Supplemental Security Income (SSI) is a benefits program for which any legal resident of the United States may make an application, although not everyone is eligible. Unlike other Social Security programs, an applicant does not need a substantial work history to qualify for SSI benefits.
Instead, the Social Security Administration would examine your medical conditions and how they might affect your present and future ability to work. Applicants must have next to no assets as well as no additional income in order to collect SSI.
Our team of skilled lawyers could help you understand SSI eligibility in Fulton County. This includes working to make sure that you understand the Social Security Administration’s definition of disability and helping you determine whether you meet their strict requirements.
The general concept of disability means that a person cannot function as would be expected if they were totally healthy. While this guideline may certainly apply to many of life’s situations, the Social Security Administration (SSA) uses a slightly different definition to describe a disability.
According to the SSA, a disability is a mental or physical condition which could result in death or has lasted or can be expected to last for 12 months or more, and which prevents a person from participating in any substantial gainful activity. Any chronic condition that impairs a person’s ability to perform a full-time job may therefore qualify as a disabling condition.
Many of these conditions are listed as disabling per se in Social Security law. However, there are some ailments that require closer inspection. A skilled lawyer can help claimants understand the medical requirements for SSI eligibility in Fulton County.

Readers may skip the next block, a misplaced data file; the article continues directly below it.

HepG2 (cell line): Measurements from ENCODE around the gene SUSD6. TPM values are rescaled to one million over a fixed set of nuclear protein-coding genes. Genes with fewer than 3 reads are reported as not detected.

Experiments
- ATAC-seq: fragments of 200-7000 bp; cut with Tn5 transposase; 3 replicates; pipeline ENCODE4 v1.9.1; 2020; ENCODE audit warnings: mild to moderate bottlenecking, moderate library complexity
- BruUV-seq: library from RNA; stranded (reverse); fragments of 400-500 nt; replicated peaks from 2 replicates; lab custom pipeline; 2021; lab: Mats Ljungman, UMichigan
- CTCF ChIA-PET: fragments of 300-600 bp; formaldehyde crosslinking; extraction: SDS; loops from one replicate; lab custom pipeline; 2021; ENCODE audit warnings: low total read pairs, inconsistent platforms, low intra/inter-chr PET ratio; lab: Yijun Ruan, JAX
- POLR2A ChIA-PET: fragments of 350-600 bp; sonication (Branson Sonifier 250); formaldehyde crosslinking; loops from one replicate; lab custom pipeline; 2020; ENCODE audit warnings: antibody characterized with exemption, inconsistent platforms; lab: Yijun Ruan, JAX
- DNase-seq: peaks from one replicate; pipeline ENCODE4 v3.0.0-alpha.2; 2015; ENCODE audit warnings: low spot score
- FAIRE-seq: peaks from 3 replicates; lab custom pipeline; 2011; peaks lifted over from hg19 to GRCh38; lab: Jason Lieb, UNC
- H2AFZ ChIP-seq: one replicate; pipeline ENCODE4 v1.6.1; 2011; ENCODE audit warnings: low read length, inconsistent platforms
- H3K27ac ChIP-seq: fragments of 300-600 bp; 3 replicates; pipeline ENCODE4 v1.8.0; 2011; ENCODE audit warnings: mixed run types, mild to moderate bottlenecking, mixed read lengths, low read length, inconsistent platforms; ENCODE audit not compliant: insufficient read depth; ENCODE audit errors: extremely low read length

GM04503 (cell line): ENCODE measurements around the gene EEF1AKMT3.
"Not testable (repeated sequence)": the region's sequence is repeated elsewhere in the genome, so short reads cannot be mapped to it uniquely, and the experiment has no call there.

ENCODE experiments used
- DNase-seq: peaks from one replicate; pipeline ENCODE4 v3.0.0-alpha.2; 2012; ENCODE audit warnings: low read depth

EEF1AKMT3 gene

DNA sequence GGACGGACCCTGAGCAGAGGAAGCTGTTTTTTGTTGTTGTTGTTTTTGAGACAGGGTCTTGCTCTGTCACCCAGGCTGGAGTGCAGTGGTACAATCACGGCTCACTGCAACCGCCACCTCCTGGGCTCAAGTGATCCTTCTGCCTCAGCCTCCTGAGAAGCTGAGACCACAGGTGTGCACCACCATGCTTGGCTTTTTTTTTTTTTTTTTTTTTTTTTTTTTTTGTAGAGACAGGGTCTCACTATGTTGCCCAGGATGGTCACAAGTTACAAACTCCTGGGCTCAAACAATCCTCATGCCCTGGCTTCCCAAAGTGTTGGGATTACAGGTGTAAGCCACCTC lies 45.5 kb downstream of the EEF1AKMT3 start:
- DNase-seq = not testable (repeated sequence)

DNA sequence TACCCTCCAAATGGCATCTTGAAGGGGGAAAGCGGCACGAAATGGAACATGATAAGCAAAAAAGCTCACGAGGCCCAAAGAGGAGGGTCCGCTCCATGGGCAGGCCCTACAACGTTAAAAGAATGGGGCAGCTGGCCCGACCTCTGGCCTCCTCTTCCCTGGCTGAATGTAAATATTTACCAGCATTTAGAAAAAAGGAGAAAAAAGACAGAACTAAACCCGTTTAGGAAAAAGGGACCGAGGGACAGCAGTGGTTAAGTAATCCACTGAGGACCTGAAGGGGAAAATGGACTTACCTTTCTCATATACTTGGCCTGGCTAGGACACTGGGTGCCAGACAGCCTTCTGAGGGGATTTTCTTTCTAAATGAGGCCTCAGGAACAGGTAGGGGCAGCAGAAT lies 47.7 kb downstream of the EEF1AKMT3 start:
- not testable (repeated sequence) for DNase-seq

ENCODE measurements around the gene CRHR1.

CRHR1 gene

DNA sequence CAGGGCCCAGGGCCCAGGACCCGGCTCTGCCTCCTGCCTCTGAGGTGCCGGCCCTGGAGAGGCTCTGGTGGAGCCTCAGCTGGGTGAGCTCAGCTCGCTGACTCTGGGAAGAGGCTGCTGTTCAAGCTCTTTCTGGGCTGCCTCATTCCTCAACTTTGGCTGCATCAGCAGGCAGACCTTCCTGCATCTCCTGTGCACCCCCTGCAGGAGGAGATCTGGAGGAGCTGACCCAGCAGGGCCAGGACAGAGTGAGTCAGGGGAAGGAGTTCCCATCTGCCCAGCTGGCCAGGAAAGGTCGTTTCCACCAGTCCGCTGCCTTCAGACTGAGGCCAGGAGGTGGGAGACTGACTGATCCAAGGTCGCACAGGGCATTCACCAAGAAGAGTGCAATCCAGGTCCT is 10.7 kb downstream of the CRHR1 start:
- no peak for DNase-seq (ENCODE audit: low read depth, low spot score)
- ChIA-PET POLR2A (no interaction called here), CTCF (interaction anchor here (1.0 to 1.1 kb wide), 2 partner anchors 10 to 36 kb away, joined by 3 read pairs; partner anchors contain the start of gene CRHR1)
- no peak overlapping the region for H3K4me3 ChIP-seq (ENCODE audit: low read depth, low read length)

Fortunately, there is no past work requirement to receive SSI benefits. While a lack of work history may demonstrate that a person’s conditions are severe and life-altering, it has little effect on SSI eligibility in Fulton County.
To determine an individual’s eligibility, though, the SSA must also examine an applicant’s financial situation, as SSI is intended to provide income to applicants with no other sources of money and little to no sellable assets. As a result, it is expected that applicants would have long ago sold off any extra assets to help make ends meet.
For example, single people filing an application must have no more than $2,000 in non-exempt assets. This number rises to $3,000 for married people. While a person may keep their home and car, other assets such as bank accounts must be essentially empty.
Likewise, a married applicant whose spouse earns money elsewhere would receive reduced benefits by the amount of income their spouse brings in. A knowledgeable attorney can help individuals understand these qualifications and legal nuances.
If you suffer from a debilitating condition that has lasted at least one year and affects your ability to work, you may qualify to seek SSI benefits. However, the Social Security Administration seeks to ensure that only people who meet their strict requirements receive SSI benefits. An attorney can help you examine these requirements in greater depth, so contact our team today to learn more about SSI eligibility in Fulton County.